In a statement released by the Consumer Financial Protection Bureau last week, the agency announced that it had issued over $70 million in fines to non-bank entities, including mortgage companies, all of which have been through private settlement agreements. While the agency did not specify which particular mortgage lending practices had precipitated the fines, the announcement strikes home the point that the CFPB’s reach and influence goes beyond the larger multi-million-dollar news-worthy resolutions that get the most press. Further, this does not include the millions of dollars in fines issued by state regulators following CFPB standards and protocols.

In my experience, the hot issues the CFPB is focusing on involve marketing arrangements, improper compensation, and “unlicensed” activities. In particular, the CFPB pays attention to practices and behavioral patterns beyond the terms of mere agreements. In other words, agreements can get you in trouble but will not rescue an otherwise demonstrably improper arrangement. The CFPB heavily relies upon email communications, and horizontal audits, and in almost every case is well-prepared, having done advance homework before initiating any investigatory demand.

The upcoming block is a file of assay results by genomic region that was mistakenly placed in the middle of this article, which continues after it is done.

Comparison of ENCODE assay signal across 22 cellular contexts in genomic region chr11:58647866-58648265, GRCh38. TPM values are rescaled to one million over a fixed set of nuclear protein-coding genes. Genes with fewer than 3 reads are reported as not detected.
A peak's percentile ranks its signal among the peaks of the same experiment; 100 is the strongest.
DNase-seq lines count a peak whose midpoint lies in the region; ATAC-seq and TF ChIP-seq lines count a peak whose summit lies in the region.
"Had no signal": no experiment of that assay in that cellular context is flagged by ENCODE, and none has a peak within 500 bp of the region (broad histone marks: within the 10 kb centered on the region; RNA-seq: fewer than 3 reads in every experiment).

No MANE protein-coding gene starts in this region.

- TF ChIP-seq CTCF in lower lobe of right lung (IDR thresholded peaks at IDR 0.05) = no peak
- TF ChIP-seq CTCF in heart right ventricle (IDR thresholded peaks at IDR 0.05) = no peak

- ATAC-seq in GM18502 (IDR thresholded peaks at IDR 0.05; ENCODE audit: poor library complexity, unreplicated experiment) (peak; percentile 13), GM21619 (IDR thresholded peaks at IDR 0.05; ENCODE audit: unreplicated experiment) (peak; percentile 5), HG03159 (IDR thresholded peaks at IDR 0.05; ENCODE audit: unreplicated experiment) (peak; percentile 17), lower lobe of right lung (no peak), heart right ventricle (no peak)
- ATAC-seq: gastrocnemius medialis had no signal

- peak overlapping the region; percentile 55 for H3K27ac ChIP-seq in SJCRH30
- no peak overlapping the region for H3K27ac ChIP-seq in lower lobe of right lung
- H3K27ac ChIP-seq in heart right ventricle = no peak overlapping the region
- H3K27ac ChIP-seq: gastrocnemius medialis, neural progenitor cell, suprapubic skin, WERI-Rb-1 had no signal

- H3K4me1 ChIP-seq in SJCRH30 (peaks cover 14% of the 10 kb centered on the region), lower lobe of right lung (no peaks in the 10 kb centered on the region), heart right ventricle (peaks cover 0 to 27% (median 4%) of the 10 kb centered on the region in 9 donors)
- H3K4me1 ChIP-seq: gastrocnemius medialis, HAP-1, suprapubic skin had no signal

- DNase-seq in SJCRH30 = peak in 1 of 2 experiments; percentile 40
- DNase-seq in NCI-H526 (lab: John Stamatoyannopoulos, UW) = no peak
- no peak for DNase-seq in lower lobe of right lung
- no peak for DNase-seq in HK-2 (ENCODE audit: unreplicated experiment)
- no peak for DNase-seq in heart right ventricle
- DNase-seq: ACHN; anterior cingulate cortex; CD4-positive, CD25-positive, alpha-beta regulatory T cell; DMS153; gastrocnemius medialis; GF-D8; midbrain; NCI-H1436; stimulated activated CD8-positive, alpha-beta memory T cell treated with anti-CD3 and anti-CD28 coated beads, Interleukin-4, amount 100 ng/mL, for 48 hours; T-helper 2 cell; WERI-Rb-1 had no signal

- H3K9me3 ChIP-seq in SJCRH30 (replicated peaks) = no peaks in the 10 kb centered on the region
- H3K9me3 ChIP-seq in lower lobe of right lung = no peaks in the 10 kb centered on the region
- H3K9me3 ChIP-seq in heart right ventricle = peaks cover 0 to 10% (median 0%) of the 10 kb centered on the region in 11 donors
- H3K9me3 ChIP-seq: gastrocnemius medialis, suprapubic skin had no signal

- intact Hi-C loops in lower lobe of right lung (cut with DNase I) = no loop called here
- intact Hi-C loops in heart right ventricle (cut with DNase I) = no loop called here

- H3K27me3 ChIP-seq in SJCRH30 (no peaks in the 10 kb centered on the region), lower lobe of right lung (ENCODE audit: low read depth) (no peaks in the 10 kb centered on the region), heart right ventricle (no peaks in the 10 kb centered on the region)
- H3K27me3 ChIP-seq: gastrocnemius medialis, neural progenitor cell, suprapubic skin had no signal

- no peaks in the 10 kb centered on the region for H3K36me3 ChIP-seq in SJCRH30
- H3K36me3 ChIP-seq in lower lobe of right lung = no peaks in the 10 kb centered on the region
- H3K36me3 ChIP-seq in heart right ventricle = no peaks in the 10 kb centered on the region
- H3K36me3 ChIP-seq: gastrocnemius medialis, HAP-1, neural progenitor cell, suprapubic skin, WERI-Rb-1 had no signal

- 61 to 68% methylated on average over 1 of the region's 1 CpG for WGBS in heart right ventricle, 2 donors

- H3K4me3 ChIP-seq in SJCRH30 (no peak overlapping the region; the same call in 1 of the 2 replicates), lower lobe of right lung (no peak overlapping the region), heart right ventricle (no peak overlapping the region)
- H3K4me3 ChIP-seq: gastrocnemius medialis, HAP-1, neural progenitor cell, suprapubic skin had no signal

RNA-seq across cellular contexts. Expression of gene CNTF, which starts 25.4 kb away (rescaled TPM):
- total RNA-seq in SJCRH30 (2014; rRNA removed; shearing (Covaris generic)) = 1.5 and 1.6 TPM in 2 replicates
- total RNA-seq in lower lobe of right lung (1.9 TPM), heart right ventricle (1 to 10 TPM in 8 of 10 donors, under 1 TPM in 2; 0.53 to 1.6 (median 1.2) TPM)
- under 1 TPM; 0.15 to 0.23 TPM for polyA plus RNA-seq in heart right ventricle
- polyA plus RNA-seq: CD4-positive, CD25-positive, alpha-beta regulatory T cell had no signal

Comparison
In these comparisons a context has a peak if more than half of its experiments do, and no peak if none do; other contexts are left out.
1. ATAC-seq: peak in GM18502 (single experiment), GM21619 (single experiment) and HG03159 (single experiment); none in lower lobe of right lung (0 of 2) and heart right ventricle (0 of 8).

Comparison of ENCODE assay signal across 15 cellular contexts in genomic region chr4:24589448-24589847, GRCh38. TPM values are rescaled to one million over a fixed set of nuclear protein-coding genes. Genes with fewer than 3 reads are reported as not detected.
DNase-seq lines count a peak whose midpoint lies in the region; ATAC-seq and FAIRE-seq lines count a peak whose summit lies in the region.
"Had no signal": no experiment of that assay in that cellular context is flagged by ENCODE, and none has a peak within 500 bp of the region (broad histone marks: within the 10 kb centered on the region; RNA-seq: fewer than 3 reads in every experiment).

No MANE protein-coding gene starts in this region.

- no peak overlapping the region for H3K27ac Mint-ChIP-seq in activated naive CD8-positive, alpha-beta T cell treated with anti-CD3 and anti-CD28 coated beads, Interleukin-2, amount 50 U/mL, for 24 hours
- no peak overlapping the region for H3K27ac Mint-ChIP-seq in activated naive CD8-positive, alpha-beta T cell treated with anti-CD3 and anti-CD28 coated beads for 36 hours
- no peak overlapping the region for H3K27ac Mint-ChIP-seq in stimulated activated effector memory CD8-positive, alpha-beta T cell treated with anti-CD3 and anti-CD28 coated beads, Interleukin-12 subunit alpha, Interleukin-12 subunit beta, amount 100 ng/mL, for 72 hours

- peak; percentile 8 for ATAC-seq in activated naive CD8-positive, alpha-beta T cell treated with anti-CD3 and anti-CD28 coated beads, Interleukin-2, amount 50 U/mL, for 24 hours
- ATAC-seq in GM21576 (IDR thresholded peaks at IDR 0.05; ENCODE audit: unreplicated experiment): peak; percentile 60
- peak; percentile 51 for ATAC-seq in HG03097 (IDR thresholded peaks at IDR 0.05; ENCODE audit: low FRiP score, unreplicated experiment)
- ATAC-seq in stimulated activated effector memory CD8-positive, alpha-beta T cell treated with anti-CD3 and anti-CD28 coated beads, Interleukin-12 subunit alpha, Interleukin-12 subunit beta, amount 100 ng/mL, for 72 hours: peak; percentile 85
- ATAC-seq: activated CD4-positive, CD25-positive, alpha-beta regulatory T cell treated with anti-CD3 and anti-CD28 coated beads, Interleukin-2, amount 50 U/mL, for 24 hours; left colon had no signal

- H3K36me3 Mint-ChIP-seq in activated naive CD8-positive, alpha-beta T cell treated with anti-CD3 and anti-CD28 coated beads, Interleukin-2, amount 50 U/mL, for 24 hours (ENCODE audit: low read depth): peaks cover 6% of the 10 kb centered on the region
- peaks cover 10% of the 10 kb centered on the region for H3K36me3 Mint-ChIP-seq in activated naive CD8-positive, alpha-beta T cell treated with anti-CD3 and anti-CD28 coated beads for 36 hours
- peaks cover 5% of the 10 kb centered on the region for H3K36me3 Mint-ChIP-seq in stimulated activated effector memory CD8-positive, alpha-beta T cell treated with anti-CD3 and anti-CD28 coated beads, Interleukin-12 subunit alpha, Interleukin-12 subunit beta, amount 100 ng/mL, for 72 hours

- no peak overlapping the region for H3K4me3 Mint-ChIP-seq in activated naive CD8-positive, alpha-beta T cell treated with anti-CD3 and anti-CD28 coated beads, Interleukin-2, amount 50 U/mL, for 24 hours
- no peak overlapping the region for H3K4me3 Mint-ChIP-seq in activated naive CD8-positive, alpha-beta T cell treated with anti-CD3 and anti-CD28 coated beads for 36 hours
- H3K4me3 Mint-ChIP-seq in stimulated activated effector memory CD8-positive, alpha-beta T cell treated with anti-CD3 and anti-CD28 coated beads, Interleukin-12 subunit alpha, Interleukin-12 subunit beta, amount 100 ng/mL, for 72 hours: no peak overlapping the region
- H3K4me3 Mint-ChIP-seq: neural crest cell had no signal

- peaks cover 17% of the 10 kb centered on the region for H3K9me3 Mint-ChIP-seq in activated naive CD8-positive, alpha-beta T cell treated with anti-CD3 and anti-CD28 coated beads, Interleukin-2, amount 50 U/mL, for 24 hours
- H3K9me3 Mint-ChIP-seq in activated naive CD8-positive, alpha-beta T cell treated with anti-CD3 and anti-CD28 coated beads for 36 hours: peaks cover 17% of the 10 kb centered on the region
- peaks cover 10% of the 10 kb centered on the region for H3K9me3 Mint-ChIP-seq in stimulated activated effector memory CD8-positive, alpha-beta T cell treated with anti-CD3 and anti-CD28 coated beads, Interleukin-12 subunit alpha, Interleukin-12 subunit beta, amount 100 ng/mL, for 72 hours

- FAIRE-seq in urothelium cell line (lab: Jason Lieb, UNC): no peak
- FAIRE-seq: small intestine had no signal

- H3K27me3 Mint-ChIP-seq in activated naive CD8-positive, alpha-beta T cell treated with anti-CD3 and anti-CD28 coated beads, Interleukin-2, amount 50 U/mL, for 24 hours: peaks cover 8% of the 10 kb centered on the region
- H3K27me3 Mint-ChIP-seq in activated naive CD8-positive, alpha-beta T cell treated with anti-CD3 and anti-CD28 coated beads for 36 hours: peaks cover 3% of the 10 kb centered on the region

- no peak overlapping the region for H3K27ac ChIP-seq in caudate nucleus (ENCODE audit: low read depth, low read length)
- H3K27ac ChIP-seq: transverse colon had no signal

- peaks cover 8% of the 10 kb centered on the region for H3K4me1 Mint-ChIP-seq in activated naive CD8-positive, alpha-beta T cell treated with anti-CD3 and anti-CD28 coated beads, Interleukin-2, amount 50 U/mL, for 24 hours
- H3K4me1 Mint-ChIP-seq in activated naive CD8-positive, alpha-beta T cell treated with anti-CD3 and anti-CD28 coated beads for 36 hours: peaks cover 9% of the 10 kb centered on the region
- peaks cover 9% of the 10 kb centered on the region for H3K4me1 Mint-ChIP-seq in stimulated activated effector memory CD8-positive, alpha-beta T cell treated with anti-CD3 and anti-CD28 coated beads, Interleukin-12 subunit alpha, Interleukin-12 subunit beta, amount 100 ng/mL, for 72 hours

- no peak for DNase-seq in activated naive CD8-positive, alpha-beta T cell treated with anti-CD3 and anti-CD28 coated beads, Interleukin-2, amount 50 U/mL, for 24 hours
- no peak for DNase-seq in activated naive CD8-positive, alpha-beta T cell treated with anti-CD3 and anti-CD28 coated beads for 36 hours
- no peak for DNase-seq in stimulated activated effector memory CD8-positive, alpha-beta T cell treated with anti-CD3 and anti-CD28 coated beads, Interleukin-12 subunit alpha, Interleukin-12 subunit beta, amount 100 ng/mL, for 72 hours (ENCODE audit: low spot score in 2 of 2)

It is critical for lenders that have any profit-based compensation of managers, or who have non-originating supervision of branches to establish written protocols and agreements reviewed by legal counsel. Similarly, in the case of marketing arrangements, all documentation, practices and policies need to be reviewed by counsel to ensure that the structure, negotiation, implementation and maintenance of such agreements are consistent with an advertising based relationship. By the time the CFPB and/or state regulators issue investigative demands, it is usually too late—being prepared before you hear about regulatory action involving your company is essential.